Inner Reflections
February 6, 2023

Why It’s So Important To Move Your Spine

The health of our spine is integral to our health – studies have shown that 90% of the stimulation and nutrition of our brain are generated by the movement of the spine!  Getting to know the anatomy of our body is so helpful in understanding how to best care for our spine. Having worked with clients as a Physical Therapist for almost two decades, I know that many solutions come back down to anatomy! Which is one of the reasons I created the “Building a Healthy Spine for Life” series with IDM.

As we age, we can begin to lose mobility through our joints and especially through the spine.  If you practice yoga, you may be familiar with poses such as upward dog, sphinx, and camel. Each of these poses places our spine and our hips into extension.  Mobility into extension is one of the first pieces of mobility we may lose as we age.  When it comes to mobility or flexibility, if you don’t use it, you do lose it.  Much of our life involves moving into flexion: sitting at a computer, sitting to drive, bending forward to get clothes out of the laundry, or squatting down to pick up a child. Because so much of our life involves activities moving into flexion this creates an imbalance in the amount of movement – unless we have a daily mobility practice allowing our spine and joints to move into extension, side bending, and rotation.  Having mobility in all these directions is key to a healthy spine and the foundation of health for our body and brain.

Each part of our spine is different. The four main sections of the spine include the cervical, thoracic, lumbar, and sacrum.  The shapes and sizes of the bones from the top of the spine to the lower part of the spine are unique to function at each level.  The main bones of our spine are called vertebras. The largest section of the spine is made up of the vertebra body at each level.  These are the main stacking blocks of our spine and guide the movement that is available at each segment of our spine through the facet joints (the posterior portion of each vertebra). The vertebrae are surrounded by ligaments.  Ligaments are tissues that connect from bone to bone to provide stability as well as block movement to protect our joints, bones, and vital organs such as the spinal cord and organs.  Between each vertebra, there is a disc – this is a flexible but stable structure allowing our spine to move, bend, twist, and be active!

The topmost part of the spine at the cervical or neck has 7 cervical vertebrae. The topmost bone of the cervical spine is named the “Atlas”.  This vertebra is unique as it is mostly flat and the full weight of the head rests on this bone.  The Atlas is named after the Greek God who had the weight of the world sitting on his shoulders.  The shapes of these bones allow a great amount of mobility in flexion, extension, rotation, side bending, protraction, and retraction.  Rotation allows us to look side to side to side to check for traffic while driving or to check each side of the street before crossing. The cervical spine allows for a great amount of extension or the ability to look upwards and gaze at the night sky.  Protraction of our neck allows us to crane our neck forward to reach our loved one’s lips or bridge the gap between our lips and some tasty food.  Retraction allows us to move our head back if we smell something horrible!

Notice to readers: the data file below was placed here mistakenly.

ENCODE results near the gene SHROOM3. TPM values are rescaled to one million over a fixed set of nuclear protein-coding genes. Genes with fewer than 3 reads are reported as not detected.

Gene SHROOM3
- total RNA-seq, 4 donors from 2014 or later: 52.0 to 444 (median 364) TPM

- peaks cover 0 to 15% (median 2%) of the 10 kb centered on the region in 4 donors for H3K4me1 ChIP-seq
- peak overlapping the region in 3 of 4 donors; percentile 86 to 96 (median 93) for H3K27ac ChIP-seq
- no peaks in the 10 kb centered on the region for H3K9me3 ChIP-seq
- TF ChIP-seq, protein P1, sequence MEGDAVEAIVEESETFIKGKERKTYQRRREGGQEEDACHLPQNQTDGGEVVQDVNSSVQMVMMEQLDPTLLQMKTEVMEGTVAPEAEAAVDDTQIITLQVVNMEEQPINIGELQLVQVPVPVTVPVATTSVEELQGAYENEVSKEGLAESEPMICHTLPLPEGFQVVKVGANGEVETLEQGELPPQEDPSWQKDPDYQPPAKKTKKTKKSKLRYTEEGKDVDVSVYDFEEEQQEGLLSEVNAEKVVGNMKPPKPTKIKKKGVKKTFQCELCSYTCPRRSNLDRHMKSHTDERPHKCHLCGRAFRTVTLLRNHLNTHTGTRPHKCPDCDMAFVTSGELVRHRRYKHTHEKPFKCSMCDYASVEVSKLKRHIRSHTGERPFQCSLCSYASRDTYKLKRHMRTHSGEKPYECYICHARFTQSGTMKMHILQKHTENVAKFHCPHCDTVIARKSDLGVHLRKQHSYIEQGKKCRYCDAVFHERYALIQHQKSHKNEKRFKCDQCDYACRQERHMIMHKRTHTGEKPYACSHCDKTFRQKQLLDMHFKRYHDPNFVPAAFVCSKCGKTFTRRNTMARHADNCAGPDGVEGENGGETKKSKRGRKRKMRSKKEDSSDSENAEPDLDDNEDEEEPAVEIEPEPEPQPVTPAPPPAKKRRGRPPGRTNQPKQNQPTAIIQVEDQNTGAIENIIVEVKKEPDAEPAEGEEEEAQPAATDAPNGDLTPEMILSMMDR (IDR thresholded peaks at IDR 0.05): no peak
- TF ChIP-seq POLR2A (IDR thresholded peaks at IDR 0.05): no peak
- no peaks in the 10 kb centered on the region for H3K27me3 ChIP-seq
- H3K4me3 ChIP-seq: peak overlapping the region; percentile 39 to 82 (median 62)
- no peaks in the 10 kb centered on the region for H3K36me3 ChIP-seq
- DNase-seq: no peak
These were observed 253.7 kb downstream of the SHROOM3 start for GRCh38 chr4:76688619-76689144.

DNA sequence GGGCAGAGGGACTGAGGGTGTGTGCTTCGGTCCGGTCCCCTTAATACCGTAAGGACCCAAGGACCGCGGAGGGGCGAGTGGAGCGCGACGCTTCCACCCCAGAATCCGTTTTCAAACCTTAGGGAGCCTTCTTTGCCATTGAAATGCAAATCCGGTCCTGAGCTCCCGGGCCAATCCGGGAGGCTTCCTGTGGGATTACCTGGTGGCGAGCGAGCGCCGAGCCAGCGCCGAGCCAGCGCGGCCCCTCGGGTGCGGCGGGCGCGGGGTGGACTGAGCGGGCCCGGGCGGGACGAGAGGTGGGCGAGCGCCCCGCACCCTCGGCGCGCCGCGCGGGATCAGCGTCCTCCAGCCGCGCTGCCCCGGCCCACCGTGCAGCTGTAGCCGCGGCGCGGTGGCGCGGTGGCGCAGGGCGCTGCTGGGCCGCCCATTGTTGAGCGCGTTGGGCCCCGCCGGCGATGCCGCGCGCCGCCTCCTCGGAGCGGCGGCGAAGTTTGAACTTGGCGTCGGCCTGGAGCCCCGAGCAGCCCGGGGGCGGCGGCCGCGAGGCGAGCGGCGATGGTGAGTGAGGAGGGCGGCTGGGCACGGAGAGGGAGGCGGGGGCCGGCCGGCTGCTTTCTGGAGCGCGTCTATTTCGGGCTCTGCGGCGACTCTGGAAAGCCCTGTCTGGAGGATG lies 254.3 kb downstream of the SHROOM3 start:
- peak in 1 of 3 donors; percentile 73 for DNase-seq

The thoracic part of our spine is home to 12 vertebrae.  These vertebrae also have extra supporting structures – the ribs that attach between each thoracic vertebra. This creates a strong protective cage for our most vital organs of the heart and lungs.  Comparing the sizes of the vertebra from cervical to thoracic we can see that the bones are larger in this area than in the cervical spine. Due to their shape and the attachment site of the ribs, there is much less freedom of movement at the thoracic spine than at the cervical spine.  Despite this difference, the thoracic spine allows for flexion, extension, side bending, and twisting, just to a lesser extent than the cervical spine.  The thoracic area of our spine can be prone to loss of movement because there is so much stability provided by the ribs – especially if we don’t move outside typical daily activities involving mostly flexion.

The lumbar spine has 5 large vertebrae.  These large bones support the entire weight of our upper body, chest, and arms and are the transition point from the upper body to the pelvis and legs.  At the level of the lumbar spine, there is most movement into flexion and extension.  Due to the shape of our lumbar spine bones, (and more specifically our facet joints) – the movement of rotation or twisting is largely blocked in this area.  So, in yoga class when instructors queue to twist from the belly button up it is primarily to protect the lumbar spine. Most of the twisting in our spine comes from the levels above the lumbar spine at the thoracic and cervical.  It is key and important to know this so that we are not working against the building blocks of our body and respecting the structure of our anatomy.

The lowermost part of our spine at the sacrum is very different from all the areas above. The vertebrae here do not move as they are fused one to the other.  The sacrum attaches to the pelvic bones which create a bowl housing yet more vital organs – the bladder, sexual and elimination organs all exist in this area of our body.

So… how will you best care for the mobility of your spine today? To age gracefully and remain mobile a daily movement practice is key!  Be sure to check out my new series “Building a Healthy Spine for Life” for suggestions on how to target each part of the spine into better mobility!

By Christine